A federal judge on Aug. 17 refused to grant a preliminary injunction sought by environmental groups related to their appeal of federal approvals for the 247-MW Panoche Valley solar project in California.
On April 15 of this year, Defenders of Wildlife, the Sierra Club and the Santa Clara Valley Audubon Society challenged at the U.S. District Court for the Northern District of California the actions of the U.S. Fish and Wildlife Service (FWS) and U.S. Army Corps of Engineers with respect to the development of a solar facility in the Panoche Valley of California. The project developer, Panoche Valley Solar LLC (PVS), has intervened as a defendant.
PVS proposes to develop and operate a solar energy project in the ecologically sensitive Panoche Valley in San Benito County. When PVS first advanced this project in 2009, PVS proposed a 1,000-MW solar facility built on 10,000 acres. Now, PVS proposes a 247-MW solar facility comprised of approximately 1,529 acres of photovoltaic panels installed on a 2,154-acre project site.
As designed, the project will result in the discharge of dredged or fill material into 0.121 acres of United States’ waters, which is where the challenged Corps permitting comes in. This discharge is required to provide stream crossings that are necessary for fire breaks and for emergency vehicles to access the project site.
The Panoche Valley is home to a variety of Endangered Species Act (ESA)-listed species, including the blunt-nosed leopard lizard, the San Joaquin kit fox, and the giant kangaroo rat. Each of these species has been in decline due to loss of habitat and the fragmentation of existing habitat into smaller, unconnected pieces. To reduce the impacts of the solar project on the blunt-nosed leopard lizard, San Joaquin kit fox, and giant kangaroo rat, the proposed solar project includes a variety of avoidance and conservation measures. For example, the project was designed to avoid areas with high densities of listed species. In addition, PVS proposes to hire FWS-approved biologists to monitor construction work, and to require all project personnel to participate in an environmental education program to learn to identify and protect listed species.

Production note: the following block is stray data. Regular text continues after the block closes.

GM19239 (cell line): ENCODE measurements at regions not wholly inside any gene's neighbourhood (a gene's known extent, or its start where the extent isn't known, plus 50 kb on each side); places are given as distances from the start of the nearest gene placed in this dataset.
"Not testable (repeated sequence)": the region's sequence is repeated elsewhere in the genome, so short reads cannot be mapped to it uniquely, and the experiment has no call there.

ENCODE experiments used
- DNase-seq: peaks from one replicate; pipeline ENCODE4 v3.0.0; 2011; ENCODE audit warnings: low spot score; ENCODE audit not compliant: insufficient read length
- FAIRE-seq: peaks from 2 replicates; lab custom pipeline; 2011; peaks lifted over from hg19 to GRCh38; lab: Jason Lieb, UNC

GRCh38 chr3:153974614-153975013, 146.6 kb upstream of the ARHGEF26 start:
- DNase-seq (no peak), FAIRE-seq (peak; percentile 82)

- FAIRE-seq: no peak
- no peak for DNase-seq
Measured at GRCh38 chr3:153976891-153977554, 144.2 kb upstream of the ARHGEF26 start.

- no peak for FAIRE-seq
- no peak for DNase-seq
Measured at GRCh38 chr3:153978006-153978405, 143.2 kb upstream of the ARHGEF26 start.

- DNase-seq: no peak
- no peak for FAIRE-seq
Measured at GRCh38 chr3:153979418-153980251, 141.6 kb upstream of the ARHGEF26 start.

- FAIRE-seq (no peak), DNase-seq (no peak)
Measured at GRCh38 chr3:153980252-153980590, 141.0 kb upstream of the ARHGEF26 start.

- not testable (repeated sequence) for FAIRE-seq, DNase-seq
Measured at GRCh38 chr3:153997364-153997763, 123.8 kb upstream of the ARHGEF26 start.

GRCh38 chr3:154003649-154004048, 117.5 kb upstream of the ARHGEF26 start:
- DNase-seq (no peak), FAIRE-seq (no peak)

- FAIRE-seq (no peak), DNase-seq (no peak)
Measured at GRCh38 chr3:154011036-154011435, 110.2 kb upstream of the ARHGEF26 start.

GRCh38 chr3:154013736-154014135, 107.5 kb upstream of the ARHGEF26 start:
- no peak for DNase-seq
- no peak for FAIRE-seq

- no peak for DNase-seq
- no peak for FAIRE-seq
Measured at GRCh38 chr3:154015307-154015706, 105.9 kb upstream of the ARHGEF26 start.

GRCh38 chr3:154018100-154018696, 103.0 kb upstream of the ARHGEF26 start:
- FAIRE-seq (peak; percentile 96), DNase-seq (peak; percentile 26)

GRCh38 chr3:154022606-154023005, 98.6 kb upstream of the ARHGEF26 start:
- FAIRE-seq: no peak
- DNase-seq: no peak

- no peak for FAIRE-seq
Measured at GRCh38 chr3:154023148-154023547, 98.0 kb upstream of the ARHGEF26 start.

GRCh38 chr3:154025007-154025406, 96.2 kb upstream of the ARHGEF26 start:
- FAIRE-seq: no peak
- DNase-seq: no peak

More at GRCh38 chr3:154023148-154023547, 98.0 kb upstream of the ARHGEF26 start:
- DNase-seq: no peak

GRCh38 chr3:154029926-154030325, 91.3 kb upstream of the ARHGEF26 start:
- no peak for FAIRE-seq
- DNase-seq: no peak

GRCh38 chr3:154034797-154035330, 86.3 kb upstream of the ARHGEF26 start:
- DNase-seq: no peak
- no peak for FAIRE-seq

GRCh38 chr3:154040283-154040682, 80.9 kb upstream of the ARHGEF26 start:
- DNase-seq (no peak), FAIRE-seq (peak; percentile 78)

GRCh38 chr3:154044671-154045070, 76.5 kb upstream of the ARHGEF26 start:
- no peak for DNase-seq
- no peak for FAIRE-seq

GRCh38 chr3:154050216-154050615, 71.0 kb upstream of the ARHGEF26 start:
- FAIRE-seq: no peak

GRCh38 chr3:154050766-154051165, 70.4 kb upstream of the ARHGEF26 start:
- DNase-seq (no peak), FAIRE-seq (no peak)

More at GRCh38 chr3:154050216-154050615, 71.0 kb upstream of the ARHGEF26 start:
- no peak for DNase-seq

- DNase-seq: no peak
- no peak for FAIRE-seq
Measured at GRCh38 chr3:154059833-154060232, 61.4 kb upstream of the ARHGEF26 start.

PVS will not begin construction until an FWS-approved biologist determines that no more giant kangaroo rats are expected to use the project site. Further, PVS committed to the acquisition and permanent protection of 25,618 acres of existing habitat. PVS has already purchased over 24,000 acres of conservation land in three primary areas: Valley Floor Conservation Lands (2,514 acres), Valadeao Ranch Conservation Lands (10,772 acres), and Silver Creek Ranch Conservation Lands (10,890 acres). These lands are contiguous to or near the project site and consist of generally suitable habitat that was privately owned.
Wrote Judge Lucy H. Koh in the Aug. 17 decision: “In sum, having reviewed the six arguments raised by Plaintiffs, the Court concludes that Plaintiffs do not demonstrate a likelihood of success on the merits of Plaintiffs’ claim that FWS violated the ESA by failing to consider the best available scientific data when drafting the 2016 BiOp. Accordingly, the Court concludes that Plaintiffs do not establish a likelihood of success on the merits of Plaintiffs’ derivative claim that the Corps violated the CWA by relying on the 2016 BiOp.” BiOp means a biological opinion.
The judge added: “Plaintiffs do not establish a likelihood of success on the merits of Plaintiffs’ claims asserted in the instant motion, as discussed above. Accordingly, the Court need not consider irreparable harm, the balance of equities, or the public interest.”